July 27, 2018

By Cody Collier

It’s August, and I have a feeling that many church leaders are looking at their calendars, working to find out through email or Google e-vite the best date/time for a meeting in the fall. Some of you, who are great planners, already created the famous church calendar months ago. However, the question I have for you is this: Will the meeting you are scheduling make a difference in the mission and witness of your church? Will the leaders attending experience Christ’s promise “where two or three are gathered in my name, I am with you” or Hebrews 10:25, “not neglecting to meet together, as is the habit of some, but encouraging one another…?” Will it really matter that you have met throughout the year as a Single Board, Church Council or Administrative Board? Or will the majority of the members attending be looking at their cell phones and laptops, just praying that the pain of one more meeting will eventually go away? As a leader, how will you ignite a spirit of joy, energy, hope and anticipation as people gather for a meeting?
    
To be sure, friends, I know the value of meetings. They are essential for enabling collaboration, creativity, mission, strategy and action toward God’s purposes. However, a good meeting should be a place where people have a positive experience of conferencing together to discern God’s direction – a space where there is a sense of communion and community and all are freely encouraged to share their hopes and ideas without fear of being put down. A place where decisions are made and life-changing stories replace the normal long reports. 
    
Paul Axtell, author of Meetings Matter: 8 Powerful Strategies for Remarkable Conversations, writes, “Meetings are at the heart of an effective organization, and each meeting is an opportunity to clarify issues, set new directions, sharpen focus, create alignment, and move objectives forward.”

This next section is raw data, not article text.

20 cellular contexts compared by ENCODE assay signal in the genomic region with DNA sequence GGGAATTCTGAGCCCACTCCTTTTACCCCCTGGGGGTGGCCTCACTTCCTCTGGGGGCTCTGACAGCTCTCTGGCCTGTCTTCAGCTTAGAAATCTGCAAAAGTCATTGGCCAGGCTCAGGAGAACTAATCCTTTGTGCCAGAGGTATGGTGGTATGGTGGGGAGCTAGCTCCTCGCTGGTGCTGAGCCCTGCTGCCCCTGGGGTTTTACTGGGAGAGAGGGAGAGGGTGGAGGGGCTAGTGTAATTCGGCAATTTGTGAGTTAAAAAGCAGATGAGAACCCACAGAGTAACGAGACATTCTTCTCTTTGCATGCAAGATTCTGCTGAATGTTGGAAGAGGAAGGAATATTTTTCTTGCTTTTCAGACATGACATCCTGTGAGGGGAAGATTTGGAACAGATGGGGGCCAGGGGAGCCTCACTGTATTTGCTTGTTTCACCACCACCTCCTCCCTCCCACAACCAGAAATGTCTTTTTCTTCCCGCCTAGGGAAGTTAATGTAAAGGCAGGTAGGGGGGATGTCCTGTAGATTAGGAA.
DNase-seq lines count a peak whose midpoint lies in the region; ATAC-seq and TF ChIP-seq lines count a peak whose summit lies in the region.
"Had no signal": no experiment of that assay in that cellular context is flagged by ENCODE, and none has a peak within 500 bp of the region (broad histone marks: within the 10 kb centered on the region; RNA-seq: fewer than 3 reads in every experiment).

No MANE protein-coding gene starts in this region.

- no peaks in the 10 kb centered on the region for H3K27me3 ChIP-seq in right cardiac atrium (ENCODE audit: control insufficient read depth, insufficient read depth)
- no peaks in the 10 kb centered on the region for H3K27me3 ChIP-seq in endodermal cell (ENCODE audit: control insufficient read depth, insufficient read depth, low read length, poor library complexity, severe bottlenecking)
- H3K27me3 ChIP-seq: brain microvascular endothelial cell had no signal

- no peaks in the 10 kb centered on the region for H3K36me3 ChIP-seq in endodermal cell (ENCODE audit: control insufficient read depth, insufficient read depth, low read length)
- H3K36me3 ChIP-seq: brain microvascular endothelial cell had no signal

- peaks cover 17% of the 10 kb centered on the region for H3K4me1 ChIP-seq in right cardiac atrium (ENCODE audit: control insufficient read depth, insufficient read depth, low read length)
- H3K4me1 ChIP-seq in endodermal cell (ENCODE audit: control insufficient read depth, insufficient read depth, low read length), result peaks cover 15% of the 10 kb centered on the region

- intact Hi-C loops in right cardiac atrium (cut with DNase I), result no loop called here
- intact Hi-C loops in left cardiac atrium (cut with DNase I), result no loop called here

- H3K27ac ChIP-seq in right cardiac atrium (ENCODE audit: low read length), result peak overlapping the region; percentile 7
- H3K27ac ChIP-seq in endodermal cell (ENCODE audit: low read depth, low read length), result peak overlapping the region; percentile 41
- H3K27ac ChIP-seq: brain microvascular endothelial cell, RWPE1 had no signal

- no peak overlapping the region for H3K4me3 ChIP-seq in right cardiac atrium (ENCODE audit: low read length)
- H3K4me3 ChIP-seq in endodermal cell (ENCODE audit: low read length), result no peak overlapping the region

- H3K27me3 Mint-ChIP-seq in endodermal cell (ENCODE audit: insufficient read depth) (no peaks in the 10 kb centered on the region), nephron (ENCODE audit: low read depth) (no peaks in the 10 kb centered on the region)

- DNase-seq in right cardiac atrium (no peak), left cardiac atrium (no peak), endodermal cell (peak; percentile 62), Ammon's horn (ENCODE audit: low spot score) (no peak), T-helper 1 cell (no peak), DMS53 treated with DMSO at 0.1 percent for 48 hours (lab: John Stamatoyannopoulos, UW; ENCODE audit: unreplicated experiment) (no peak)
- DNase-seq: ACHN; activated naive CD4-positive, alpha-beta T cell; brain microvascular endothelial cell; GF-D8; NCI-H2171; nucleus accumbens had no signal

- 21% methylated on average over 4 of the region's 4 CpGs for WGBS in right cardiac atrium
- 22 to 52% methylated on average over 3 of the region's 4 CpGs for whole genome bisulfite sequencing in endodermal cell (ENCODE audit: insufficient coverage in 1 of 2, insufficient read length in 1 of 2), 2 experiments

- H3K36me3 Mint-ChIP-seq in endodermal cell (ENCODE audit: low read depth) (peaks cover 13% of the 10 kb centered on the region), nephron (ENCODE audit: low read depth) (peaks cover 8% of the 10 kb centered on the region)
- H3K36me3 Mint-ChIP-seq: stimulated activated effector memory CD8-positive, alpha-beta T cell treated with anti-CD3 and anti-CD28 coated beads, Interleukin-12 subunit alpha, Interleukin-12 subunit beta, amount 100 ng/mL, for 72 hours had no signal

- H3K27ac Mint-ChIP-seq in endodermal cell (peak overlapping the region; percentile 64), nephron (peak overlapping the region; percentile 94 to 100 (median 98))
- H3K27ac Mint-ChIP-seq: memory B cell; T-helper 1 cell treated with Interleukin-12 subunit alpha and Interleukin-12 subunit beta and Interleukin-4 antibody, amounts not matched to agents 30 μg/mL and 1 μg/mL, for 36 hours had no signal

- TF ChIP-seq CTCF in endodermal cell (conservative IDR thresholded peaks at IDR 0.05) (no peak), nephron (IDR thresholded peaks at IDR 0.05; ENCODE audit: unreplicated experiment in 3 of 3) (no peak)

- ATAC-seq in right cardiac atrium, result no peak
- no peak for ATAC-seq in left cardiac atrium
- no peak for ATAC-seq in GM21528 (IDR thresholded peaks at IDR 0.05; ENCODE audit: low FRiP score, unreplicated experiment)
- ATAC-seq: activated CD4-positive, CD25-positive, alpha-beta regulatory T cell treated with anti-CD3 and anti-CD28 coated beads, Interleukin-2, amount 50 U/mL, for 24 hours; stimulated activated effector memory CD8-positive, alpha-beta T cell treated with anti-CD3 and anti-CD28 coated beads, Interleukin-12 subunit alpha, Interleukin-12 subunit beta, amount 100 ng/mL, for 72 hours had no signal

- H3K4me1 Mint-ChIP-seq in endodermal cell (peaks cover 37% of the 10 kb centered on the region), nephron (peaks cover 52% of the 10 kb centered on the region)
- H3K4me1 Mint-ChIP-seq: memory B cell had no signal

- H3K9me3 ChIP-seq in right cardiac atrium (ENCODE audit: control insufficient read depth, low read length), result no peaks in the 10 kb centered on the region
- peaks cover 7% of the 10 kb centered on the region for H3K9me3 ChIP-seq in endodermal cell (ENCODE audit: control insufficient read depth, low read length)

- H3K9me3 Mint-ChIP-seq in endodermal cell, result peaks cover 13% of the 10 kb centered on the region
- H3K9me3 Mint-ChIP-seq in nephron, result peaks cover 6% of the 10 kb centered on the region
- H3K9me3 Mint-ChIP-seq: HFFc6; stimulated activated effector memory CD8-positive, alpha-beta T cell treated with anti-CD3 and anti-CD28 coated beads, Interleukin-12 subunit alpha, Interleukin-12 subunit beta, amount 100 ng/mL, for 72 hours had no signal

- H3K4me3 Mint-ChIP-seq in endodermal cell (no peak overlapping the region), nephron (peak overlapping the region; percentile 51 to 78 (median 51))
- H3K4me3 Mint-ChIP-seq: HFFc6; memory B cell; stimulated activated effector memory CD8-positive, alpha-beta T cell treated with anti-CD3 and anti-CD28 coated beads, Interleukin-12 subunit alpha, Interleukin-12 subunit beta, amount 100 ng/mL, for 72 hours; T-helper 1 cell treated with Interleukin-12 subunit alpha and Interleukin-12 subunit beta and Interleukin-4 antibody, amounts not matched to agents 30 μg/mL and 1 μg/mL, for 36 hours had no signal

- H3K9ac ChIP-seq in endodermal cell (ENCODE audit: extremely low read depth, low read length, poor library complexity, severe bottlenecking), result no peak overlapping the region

I have spent most of my life in local church, Annual Conference and General Church meetings, always with the hope that the meeting is spiritually-centered, informative, and focused on making decisions that accomplish our God-given purpose in ways that people can work together and support; hoping that the meeting mattered to those within and beyond the walls of the church with a greater imperative for making disciples of Jesus Christ for the transformation of the world. 
  
However, I find too often that many of us dread attending church meetings, period, and no longer make them a top priority.
    
WHY? Because too often the meeting reflects: poorly prepared chairs and leaders, an agenda driven by maintenance issues rather than wildly important goals, a discussion controlled by a few domineering people (some whose continuous negative attitude destroys the spirit of everyone in the room), an agenda focused on winners and losers – and after an energetic discussion on an important ministry, no decision was made. 
    
Over time I have discovered the problem was not the meeting per se but the way the meeting was managed. Today, I am a proponent of fewer meetings but ones that are productive and spirit-filled. An effective meeting requires a clear goal, an open dialogue and participation by all, and a strong leader who can keep the meeting focused, moving forward and timely.

Though all good meetings have several diverse characteristics, I found the following steps helpful for making meetings more positive and productive: 

1. Invite the team to be in prayer prior to the meeting. Be intentional about praying for the important decisions to be made, pastoral concerns and possible anxiety some may be feeling about the church’s future direction. 

2. Have a worship center where meeting attendees are reminded of the presence of Christ among us. Include technology and devotional resources, relevant books and handouts that invite reflection and new learnings.

3. Have a clear purpose. Don’t meet if you don’t have enough important items to discuss. Develop a good agenda that will accomplish its purpose. Is there anything we need to stop doing in order for something new and relevant to emerge?

4. Maximize the participation within the group. As conversation takes shape, be deliberate about drawing less active people into the discussion. And in larger groups, it’s generally helpful to break into smaller conversation groups for portions of the meeting.

5. Drive the group to make actioned-oriented decisions. Good leaders drive commitment by extracting all opinions, ideas, and views and then have the tenacity to move ahead.

6. Make sure there is follow through. Never leave a meeting without clarifying exactly what was decided. A simple method for enabling follow through is to put together a written summary of the meeting and a reminder of agreed-upon actions that can keep everyone accountable to their commitments.

7. Remember, people appreciate and support a meeting that starts and ends on time!
I like the statement I hear often: Meet to live, don’t live to meet!